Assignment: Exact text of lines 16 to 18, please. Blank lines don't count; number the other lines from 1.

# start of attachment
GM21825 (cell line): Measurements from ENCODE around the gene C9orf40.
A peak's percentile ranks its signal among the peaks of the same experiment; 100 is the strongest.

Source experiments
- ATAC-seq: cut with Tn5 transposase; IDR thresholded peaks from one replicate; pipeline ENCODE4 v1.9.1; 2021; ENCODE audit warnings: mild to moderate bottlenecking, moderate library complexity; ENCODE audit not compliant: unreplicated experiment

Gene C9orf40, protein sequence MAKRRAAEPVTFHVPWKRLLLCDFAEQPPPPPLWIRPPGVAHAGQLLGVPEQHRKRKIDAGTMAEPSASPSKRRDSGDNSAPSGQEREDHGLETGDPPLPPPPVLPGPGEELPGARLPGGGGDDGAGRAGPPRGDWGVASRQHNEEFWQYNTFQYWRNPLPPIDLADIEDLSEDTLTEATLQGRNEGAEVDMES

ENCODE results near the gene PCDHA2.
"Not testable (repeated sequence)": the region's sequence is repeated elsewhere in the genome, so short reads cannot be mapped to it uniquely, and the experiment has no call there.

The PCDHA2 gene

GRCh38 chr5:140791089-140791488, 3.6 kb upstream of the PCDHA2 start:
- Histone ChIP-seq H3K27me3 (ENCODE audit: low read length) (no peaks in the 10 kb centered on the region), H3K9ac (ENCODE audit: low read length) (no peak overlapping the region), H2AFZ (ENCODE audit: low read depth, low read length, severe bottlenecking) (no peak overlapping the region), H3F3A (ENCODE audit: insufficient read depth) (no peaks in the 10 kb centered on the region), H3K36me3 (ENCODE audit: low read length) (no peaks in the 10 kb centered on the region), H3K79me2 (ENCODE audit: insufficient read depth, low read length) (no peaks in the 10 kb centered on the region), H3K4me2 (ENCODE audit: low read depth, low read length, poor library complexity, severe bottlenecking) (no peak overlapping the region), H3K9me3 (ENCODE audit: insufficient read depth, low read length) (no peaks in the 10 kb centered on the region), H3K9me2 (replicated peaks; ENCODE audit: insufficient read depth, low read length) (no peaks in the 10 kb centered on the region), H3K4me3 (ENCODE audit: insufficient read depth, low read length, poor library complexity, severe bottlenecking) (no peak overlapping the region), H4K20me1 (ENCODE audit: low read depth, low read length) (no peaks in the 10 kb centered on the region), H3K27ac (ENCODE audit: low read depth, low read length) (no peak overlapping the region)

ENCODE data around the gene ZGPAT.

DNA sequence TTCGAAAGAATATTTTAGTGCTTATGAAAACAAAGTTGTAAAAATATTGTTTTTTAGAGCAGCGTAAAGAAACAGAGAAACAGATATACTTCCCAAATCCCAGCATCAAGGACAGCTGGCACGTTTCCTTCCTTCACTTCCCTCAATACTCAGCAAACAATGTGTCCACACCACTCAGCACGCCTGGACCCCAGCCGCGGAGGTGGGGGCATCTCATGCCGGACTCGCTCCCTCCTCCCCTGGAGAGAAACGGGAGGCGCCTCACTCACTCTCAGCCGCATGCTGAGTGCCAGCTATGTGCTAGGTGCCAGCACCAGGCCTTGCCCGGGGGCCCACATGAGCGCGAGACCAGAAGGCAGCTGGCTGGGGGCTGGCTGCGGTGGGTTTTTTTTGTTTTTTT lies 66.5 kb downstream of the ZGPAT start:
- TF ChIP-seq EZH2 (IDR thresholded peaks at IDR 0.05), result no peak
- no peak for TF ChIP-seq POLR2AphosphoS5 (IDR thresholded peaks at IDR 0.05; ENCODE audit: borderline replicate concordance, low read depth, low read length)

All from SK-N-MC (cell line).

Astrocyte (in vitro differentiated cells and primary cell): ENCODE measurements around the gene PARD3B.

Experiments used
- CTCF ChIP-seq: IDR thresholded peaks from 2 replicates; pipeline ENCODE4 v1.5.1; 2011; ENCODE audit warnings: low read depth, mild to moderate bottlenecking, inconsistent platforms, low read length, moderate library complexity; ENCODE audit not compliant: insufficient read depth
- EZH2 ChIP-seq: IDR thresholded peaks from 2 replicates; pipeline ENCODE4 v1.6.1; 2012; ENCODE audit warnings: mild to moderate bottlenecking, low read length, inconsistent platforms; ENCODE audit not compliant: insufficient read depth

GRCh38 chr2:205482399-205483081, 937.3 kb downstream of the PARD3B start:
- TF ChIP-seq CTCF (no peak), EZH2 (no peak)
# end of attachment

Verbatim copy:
Astrocyte (in vitro differentiated cells and primary cell): ENCODE measurements around the gene PARD3B.

Experiments used
- CTCF ChIP-seq: IDR thresholded peaks from 2 replicates; pipeline ENCODE4 v1.5.1; 2011; ENCODE audit warnings: low read depth, mild to moderate bottlenecking, inconsistent platforms, low read length, moderate library complexity; ENCODE audit not compliant: insufficient read depth